Written by Corey Whelan
Menopause is a natural stage of life that technically doesn’t require medical treatment. However, as our bodies change throughout this transition, many of us may benefit from certain medications, treatments, and supplemental products that can help us enjoy life to the fullest and keep us feeling our best.
Many medications that support menopause symptom management are covered by traditional health insurance plans, but others are not. Those not covered often include sex (and sexual dysfunction) related remedies, such as those used to alleviate common menopausal symptoms like vaginal dryness or decreased sexual satisfaction.
If you have health insurance, it may come as a surprise when your insurer denies payment for a recommended menopause medication, product, supplement, or medical treatment that your healthcare provider feels you need. In other instances, prescriptions may be covered, but you may have an expensive copay that won’t be sustainable to pay out-of-pocket on a monthly basis.
When it comes to insurance and menopause treatment, understanding your options, along with what’s covered and what’s not, can save you money and help inform your choices. Here’s what you need to know about insurance coverage and what it means for your menopause symptom management.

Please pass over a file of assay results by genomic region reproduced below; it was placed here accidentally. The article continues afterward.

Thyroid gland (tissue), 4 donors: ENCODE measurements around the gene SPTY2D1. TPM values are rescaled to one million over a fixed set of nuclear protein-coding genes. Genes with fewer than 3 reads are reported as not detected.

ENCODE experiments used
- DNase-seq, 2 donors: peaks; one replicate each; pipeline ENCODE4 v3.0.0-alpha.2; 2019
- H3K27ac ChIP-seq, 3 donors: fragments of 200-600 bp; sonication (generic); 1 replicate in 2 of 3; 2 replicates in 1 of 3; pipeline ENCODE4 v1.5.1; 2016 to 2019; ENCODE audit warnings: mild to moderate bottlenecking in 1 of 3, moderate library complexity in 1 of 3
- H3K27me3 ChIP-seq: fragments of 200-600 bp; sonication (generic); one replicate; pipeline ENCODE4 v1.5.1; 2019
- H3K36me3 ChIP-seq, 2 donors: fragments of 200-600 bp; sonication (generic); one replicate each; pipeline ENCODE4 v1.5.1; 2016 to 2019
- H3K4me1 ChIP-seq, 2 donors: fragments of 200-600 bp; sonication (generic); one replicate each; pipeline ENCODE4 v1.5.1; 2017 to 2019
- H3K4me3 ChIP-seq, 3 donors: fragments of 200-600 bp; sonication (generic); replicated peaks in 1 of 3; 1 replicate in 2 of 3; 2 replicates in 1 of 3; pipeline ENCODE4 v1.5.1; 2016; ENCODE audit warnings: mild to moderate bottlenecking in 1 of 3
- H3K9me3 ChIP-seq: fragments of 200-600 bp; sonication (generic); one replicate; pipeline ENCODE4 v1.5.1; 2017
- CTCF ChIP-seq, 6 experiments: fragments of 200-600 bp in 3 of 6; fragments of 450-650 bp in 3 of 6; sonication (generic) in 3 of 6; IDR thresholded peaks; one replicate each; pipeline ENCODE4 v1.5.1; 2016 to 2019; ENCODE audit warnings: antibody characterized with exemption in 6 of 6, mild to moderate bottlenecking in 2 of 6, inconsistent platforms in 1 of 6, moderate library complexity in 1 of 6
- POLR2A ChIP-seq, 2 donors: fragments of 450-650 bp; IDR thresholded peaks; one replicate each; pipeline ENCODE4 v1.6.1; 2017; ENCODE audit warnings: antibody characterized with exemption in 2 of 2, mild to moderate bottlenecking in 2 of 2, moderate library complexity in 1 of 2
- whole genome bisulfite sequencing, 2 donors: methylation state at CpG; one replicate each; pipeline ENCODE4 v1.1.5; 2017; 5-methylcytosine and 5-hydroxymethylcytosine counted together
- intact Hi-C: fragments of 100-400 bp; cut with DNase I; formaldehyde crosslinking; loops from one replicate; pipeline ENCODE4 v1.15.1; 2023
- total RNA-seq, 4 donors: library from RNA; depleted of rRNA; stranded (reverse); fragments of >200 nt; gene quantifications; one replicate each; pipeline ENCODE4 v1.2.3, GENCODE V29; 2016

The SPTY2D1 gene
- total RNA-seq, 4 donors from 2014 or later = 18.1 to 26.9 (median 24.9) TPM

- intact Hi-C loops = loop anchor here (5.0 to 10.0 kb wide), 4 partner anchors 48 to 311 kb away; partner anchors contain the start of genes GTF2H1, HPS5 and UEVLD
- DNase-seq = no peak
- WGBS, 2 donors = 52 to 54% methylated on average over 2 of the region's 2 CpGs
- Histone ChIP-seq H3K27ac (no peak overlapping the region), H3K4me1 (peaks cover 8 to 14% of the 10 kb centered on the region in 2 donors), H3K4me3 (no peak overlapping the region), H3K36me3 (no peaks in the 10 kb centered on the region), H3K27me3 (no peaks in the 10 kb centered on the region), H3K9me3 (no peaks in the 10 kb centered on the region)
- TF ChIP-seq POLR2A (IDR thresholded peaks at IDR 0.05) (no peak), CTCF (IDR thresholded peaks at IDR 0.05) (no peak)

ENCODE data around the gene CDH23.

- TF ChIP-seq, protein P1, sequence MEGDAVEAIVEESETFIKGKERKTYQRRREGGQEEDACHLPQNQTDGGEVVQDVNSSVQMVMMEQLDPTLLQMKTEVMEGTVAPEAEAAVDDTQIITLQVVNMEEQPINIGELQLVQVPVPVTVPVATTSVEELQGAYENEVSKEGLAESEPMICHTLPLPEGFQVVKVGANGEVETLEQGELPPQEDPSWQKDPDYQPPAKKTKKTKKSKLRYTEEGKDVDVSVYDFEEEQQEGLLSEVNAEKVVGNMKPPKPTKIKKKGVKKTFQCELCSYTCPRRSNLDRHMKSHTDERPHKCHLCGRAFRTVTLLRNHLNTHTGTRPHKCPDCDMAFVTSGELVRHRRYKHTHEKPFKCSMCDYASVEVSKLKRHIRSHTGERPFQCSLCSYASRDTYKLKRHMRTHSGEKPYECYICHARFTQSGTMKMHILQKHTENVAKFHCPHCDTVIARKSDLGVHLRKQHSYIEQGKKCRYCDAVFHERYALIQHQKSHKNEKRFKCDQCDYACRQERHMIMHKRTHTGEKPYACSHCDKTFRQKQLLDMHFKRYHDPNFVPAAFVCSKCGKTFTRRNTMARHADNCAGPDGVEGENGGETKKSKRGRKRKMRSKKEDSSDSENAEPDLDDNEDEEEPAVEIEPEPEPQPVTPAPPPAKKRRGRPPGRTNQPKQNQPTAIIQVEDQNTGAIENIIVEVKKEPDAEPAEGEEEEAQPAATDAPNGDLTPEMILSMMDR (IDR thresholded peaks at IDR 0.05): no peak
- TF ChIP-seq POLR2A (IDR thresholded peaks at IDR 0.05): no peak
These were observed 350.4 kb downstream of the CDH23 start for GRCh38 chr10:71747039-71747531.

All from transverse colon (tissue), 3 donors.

Does Health Insurance Cover Hormone Replacement Therapy?
Hormone replacement therapy (HRT) refers to a group of prescription medications used to alleviate certain menopausal symptoms through the use of hormone regulation. These treatments can help manage hot flashes and night sweats, vaginal dryness, and painful vaginal sex. HRT can be administered in multiple ways, including pills, suppositories, patches, or creams. If your healthcare provider prescribes HRT for you, you may find that it is covered by your insurance plan, but it’s important to always check with your insurance provider first and confirm with your physician that this is the best treatment option for you.
Does Medicare Cover Menopause Treatments?
If you’re new to the world of Medicare, you may be spending a lot of time scratching your head in confusion. Medicare’s dos and don’ts can be complicated, especially when it comes to prescription coverage for menopause symptom management.